New Byzantine and Roman galleries open at the Royal Ontario Museum



 
 The Royal Ontario Museum (ROM) in Toronto, Canada will be opening a new set of permanent galleries tomorrow that will showcase its impressive collection of artifacts from the ancient civilizations of Rome, Byzantium and Nubia.

Highlights of the collection include an exceptionally rare Byzantine ciborium (altar canopy) dated to AD 550, a gladiator’s helmet that was found in the Colosseum in Rome and a marble bust of Emperor Lucius Verus, which was made during his reign in the second century AD.

“The ROM is pleased to bring these significant empires, which span more than 2,500 years of history from Europe, Africa, and West Asia, back to life for our visitors through notable artifacts and compelling video based on ROM research,” said Janet Carding, ROM Director and CEO. “As we explore the ancient civilisations in these stunning new galleries, we can see their lasting influence on today’s architecture, language, theatre, law, religion, and, of course, art.”

The previous galleries about ancient civilizations were closed in 2004 during a major expansion project at the museum. which is considered to be one of the most important in Canada. The expanded new galleries include extensive video displays, shot on location, and a wide number of artifacts, some returning and others newly added.

The Byzantine ciborium comes from the Near Eastern region of Syria/Lebanon. Originally purchased by a private collector in Beirut in 1930, the artifact has remained in private hands until it was bought by Joey and Toby Tanenbaum and donated to the ROM. Paul Denis, curator of the Greek and Roman sections at the museum, says “there is nothing else like it in any other museum in the world.”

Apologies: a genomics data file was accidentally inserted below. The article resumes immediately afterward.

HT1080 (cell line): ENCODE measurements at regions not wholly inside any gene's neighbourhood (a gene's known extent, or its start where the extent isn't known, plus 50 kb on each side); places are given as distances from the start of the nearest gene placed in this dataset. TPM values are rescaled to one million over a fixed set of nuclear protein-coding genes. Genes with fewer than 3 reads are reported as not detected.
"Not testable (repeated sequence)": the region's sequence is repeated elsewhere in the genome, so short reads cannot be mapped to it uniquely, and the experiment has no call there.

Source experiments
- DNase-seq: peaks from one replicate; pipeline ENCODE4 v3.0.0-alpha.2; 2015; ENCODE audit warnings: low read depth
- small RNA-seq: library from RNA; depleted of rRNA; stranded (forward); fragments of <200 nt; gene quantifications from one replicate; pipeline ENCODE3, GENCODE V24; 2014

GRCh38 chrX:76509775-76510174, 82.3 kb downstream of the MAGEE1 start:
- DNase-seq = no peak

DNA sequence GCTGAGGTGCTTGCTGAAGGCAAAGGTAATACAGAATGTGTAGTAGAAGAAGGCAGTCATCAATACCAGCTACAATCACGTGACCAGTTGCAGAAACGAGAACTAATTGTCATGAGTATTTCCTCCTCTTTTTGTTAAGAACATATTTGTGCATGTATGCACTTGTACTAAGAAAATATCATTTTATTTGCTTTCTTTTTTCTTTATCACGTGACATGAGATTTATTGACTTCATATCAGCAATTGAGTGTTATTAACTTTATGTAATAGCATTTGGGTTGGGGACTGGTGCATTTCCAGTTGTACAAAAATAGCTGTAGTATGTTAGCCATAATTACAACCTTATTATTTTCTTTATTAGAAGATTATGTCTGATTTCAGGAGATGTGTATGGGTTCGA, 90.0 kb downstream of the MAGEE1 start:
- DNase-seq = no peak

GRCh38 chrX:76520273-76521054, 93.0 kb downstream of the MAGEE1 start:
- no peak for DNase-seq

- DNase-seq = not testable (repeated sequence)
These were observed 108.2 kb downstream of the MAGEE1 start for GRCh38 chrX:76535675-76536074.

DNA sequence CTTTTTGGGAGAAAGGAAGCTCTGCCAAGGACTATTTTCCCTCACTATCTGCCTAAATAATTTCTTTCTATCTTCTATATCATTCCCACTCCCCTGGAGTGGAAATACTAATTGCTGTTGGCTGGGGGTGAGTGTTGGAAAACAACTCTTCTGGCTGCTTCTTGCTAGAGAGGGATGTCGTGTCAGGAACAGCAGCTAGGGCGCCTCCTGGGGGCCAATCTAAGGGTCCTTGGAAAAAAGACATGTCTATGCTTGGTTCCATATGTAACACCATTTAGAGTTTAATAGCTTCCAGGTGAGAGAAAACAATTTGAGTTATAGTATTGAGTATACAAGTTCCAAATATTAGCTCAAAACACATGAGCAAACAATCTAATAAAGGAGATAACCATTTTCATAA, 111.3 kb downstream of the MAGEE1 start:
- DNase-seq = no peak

The ciborium was made out of limestone and originally the block used to make it would have weighed close to 4000 pounds. The finished item is 1200 pounds, and is decorated with carved images of crosses, a lamb, grape vines and a pair of peacocks, all of which had symbolic importance for the Christian church. The ciborium has now been installed on a seven-foot stand over a display case containing a silver liturgical service.

The Byzantine gallery also displays a wide variety of ornate jewellery and church frescoes, as well as religious objects, exquisite glasswork, coins depicting successive emperors, elaborately carved architectural elements, and a stunning floor mosaic that emphasizes the Early Byzantine taste for intricate and colourful designs. Another set of objects that Paul Denis is fond of are small pilgrims tokens, which were made by Byzantine monasteries for travelling pilgrims. These small tokens, which bore images of popular saints, were believed to have spiritual/magical effects, such as helping to calm rough seas while sailing (by throwing them into the water) or to help cure an illness. Denis notes that some people would crush the tokens up into a powder and eat it to cure stomach ailments, like “an ancient Alka-Seltzer.”